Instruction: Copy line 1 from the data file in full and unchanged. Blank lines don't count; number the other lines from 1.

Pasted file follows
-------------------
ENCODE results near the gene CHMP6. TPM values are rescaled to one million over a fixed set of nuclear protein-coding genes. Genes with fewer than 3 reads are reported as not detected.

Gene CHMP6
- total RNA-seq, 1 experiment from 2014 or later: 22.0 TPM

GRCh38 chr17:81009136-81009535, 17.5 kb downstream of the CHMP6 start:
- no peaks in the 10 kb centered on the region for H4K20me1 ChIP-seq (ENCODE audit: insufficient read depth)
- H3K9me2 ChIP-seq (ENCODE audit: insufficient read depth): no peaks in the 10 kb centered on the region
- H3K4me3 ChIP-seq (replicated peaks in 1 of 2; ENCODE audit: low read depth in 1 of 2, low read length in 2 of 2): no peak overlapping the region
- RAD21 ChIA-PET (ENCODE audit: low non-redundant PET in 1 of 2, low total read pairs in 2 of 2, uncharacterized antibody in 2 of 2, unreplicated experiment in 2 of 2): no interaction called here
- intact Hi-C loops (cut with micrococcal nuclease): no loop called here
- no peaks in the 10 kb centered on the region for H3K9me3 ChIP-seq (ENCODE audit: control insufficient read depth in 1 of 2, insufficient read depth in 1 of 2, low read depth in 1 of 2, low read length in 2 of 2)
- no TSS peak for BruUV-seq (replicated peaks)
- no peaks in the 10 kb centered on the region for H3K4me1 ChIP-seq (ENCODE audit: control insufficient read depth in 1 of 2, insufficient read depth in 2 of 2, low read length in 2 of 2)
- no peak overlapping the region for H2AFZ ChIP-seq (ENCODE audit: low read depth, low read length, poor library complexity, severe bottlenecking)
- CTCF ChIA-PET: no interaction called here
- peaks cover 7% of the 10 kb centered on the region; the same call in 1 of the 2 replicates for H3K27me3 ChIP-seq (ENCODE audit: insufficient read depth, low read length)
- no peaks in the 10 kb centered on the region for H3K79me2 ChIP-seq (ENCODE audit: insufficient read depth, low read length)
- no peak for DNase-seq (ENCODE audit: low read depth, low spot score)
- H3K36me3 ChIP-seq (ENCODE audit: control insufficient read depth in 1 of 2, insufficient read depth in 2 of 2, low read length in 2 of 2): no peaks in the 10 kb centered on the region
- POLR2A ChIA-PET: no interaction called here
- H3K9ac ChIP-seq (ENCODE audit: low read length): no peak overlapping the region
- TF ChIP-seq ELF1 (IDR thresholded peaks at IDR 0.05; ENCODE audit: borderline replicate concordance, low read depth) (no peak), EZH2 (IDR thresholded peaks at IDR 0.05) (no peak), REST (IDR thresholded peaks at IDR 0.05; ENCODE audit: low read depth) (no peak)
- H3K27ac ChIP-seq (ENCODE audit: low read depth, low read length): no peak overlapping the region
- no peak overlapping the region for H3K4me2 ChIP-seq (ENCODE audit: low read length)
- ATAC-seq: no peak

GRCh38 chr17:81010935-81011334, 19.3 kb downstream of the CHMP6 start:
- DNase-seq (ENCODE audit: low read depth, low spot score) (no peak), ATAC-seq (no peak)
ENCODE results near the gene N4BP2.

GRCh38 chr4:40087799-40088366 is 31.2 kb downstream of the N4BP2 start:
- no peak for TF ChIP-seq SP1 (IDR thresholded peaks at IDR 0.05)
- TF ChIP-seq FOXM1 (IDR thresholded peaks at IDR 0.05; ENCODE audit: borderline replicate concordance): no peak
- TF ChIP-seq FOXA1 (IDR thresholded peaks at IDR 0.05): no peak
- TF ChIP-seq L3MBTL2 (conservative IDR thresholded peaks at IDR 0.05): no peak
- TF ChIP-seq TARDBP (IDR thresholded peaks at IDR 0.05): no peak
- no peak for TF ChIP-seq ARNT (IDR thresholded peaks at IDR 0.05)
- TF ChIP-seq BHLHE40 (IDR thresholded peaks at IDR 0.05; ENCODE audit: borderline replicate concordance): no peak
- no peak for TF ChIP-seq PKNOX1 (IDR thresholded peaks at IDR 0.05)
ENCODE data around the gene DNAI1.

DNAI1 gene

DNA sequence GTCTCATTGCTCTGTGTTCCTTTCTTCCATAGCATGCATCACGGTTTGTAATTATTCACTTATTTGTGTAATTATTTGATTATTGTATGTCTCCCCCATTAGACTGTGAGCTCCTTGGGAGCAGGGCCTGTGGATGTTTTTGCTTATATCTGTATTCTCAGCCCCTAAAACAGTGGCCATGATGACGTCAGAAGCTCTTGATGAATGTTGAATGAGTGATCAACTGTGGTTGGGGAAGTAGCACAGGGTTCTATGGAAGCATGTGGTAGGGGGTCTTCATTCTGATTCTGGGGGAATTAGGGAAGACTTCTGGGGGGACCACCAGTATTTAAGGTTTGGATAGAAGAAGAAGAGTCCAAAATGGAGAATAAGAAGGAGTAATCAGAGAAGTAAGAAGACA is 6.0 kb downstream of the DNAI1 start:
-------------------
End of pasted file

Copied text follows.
ENCODE results near the gene CHMP6. TPM values are rescaled to one million over a fixed set of nuclear protein-coding genes. Genes with fewer than 3 reads are reported as not detected.